Every year in the month of Kartik, the Vaishnavas marry a Tulsi plant to a Shalgrama stone with great fanfare. Around November, Tulsi vivah is marked the day to worship the tulsi plant. A big procession of the event is held in many places on this day.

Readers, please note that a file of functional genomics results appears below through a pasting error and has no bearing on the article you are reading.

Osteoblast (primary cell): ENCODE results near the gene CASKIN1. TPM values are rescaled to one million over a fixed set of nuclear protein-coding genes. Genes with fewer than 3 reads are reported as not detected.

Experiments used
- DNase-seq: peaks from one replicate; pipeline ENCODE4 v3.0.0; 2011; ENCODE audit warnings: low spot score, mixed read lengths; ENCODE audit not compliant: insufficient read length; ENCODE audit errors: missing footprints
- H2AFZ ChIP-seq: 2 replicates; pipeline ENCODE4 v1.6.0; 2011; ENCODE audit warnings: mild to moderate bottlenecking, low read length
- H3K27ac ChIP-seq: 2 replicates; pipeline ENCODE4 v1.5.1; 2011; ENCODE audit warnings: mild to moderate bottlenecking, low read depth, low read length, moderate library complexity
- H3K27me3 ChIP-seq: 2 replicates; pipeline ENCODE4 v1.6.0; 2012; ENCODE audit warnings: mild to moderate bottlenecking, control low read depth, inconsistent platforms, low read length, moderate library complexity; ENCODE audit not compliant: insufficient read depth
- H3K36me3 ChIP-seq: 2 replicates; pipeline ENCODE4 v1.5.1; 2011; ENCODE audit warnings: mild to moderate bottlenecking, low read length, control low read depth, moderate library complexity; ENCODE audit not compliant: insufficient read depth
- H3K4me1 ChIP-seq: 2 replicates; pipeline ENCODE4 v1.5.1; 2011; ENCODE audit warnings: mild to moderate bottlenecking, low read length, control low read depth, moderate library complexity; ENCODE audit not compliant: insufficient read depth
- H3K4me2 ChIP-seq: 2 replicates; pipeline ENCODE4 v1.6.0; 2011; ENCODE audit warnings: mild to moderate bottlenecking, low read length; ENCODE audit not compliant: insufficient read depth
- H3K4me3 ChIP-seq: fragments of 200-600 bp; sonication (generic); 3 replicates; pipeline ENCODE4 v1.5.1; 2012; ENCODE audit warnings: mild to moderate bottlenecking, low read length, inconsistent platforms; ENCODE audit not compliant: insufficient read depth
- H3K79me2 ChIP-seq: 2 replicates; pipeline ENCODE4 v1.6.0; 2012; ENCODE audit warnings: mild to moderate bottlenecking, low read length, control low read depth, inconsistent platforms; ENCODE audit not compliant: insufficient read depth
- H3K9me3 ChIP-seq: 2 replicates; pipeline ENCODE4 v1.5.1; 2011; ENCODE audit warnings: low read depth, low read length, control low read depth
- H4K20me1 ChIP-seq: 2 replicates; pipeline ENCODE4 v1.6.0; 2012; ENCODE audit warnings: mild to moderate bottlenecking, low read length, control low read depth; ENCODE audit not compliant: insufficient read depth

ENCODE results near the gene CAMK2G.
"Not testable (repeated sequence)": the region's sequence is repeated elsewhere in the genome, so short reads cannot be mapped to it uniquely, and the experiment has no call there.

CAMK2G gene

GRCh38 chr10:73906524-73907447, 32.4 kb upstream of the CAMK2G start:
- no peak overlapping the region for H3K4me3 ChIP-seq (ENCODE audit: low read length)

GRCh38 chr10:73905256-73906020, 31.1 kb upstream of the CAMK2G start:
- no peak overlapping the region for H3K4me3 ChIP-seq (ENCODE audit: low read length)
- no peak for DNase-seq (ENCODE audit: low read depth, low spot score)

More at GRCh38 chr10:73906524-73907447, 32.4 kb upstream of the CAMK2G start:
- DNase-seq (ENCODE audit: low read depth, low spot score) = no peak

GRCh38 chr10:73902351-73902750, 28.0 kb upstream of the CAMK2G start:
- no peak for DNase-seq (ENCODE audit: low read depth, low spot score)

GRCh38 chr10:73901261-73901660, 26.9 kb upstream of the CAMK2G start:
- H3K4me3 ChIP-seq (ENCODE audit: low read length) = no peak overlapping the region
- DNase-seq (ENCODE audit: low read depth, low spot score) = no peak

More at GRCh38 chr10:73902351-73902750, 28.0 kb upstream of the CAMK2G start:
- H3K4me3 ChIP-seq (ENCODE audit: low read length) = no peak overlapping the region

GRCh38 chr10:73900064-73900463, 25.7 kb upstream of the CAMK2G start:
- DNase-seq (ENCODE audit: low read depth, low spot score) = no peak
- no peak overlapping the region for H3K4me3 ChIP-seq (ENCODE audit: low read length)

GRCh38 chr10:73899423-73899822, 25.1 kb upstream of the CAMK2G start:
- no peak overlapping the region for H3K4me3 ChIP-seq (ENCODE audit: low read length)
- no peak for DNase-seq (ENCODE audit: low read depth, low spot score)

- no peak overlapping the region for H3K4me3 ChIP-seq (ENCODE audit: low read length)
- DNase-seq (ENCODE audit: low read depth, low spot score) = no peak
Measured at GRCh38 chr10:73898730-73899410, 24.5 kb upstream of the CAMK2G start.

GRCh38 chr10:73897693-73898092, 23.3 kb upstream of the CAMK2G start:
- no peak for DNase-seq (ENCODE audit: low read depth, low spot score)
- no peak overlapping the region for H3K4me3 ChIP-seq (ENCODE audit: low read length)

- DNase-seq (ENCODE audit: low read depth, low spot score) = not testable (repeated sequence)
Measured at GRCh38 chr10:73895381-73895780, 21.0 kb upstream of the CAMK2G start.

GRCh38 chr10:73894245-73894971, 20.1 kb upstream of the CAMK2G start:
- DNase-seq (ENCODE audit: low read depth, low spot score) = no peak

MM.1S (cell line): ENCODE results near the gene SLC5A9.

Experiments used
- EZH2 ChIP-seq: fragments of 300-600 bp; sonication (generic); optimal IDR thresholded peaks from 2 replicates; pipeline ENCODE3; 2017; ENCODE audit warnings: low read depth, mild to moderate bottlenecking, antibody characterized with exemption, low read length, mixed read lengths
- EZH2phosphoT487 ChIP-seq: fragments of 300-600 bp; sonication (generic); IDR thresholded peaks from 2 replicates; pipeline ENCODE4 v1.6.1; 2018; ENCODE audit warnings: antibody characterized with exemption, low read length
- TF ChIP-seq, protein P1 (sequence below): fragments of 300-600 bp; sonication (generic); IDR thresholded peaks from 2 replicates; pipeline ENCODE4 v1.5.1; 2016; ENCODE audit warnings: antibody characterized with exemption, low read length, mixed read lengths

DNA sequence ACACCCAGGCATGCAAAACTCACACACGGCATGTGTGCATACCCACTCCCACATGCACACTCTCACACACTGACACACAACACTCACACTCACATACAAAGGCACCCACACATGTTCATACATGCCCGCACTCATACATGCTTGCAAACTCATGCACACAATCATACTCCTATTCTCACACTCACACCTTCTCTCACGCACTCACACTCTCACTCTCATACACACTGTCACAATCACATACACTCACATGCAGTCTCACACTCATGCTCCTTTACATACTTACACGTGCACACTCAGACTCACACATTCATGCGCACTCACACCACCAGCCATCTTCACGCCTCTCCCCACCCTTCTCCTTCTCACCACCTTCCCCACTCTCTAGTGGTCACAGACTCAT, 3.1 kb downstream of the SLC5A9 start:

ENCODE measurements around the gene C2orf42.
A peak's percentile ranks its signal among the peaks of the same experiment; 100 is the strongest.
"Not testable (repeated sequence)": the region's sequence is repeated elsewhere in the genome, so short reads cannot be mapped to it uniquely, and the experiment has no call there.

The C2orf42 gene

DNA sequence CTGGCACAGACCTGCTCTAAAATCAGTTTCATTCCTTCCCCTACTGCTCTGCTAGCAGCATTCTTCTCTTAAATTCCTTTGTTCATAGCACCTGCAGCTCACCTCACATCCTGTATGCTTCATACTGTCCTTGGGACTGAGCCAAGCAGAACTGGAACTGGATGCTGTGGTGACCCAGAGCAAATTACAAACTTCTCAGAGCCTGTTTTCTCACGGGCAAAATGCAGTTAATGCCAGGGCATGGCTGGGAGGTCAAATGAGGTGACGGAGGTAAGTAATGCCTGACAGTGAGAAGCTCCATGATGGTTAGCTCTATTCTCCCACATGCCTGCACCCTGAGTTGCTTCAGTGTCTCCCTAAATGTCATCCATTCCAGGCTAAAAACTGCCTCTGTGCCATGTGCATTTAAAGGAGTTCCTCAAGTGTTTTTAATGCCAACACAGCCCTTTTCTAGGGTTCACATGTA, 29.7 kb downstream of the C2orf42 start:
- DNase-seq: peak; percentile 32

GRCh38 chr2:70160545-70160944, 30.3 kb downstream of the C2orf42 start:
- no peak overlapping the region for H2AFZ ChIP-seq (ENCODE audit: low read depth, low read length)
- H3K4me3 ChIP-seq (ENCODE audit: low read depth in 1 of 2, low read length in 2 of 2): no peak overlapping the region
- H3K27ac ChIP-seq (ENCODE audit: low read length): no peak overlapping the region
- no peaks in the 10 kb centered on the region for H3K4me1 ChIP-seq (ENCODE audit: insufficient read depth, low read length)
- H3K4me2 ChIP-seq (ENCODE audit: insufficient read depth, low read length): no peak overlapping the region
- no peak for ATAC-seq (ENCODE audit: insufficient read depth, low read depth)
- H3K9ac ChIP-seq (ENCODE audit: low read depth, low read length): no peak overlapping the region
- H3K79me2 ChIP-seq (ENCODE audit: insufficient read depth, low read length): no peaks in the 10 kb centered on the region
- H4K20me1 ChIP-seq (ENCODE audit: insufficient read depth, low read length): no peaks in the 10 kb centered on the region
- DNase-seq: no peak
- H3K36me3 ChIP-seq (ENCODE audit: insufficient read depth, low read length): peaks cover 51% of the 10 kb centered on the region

The most widely accepted legend about the origin of tulasi is in the Devi Bhagavata Purana. According to it, Vishnu had three wives: Sarasvati, Lakshmi and Ganga. Once Lakshmi and Sarasvati quarreled and cursed each other. Sarasvati’s curse turned Lakshmi into a tulasi plant and forced her to live on the earth forever. In another version of the same story, after Sarasvati cursed Lakshmi to live on earth as tulasi, Vishnu explained that things had happened as predestined. Lakshmi would indeed be born so on earth and marry Shankhachuda, the demon, to help the gods vanquish him. Accordingly, Lakshmi was born as Tulasi, and in due course was married to Shankhachuda. Because of a boon from Brahma, Shankhachuda could only be defeated if his wife was unfaithful to him. Believing he was invincible, Shankhachuda became arrogant and began tormenting people. They prayed to Vishnu for help, and Vishnu sent Shiva to kill Shankhachuda. Meanwhile Vishnu assumed the form of Shankhachuda and seduced Tulasi, to make her unfaithful and therefore nullify the effect of the boon. This would allow Shiva to kill the demon. When Tulasi discovered the deceit, she began to curse the impostor. Before she could complete the curse however, the imposter revealed himself to be Vishnu. He pacified Tulasi, and reminded her that she was, in fact, Lakshmi, who could now return to heaven with him since her curse was over. To mark the event, Lakshmi’s hair became the tulasi plant, which remained on earth and was worshipped thereafter as her image, and her body was transformed into the river Gandaki. And so the tulasi is considered sacred. For the Vaishnavas in particular, no ceremony can be performed without it, and the worship of Vishnu is incomplete without its leaves. Since the tulsi and the Shalgrama Shila are so closely associated, every year in the month of Kartik, the Vaishnavas marry a tulsi plant to a shalgrama stone with great fanfare. It is believed that the tulasi ensures the presence of Brahma, Vishnu and Shiva, who are said to reside in it and of Lakshmi, Sarasvati and Gayatri who are believed to live in its flowering sprigs. The tulsi is planted in the courtyards of many homes and is worshipped every day with water and pradakshina. This practice dates back to earlier times when entire families slept in the courtyard to escape the summer heat within the house. Since the tulsi emits oxygen and not carbon dioxide at night, unlike other plants, it was considered doubly effective to sleep in its sacred and healthy ambience.Tulsi is also known as Brinda or Vrinda and is frequently invoked in prayer and preaching as the embodiment of purity.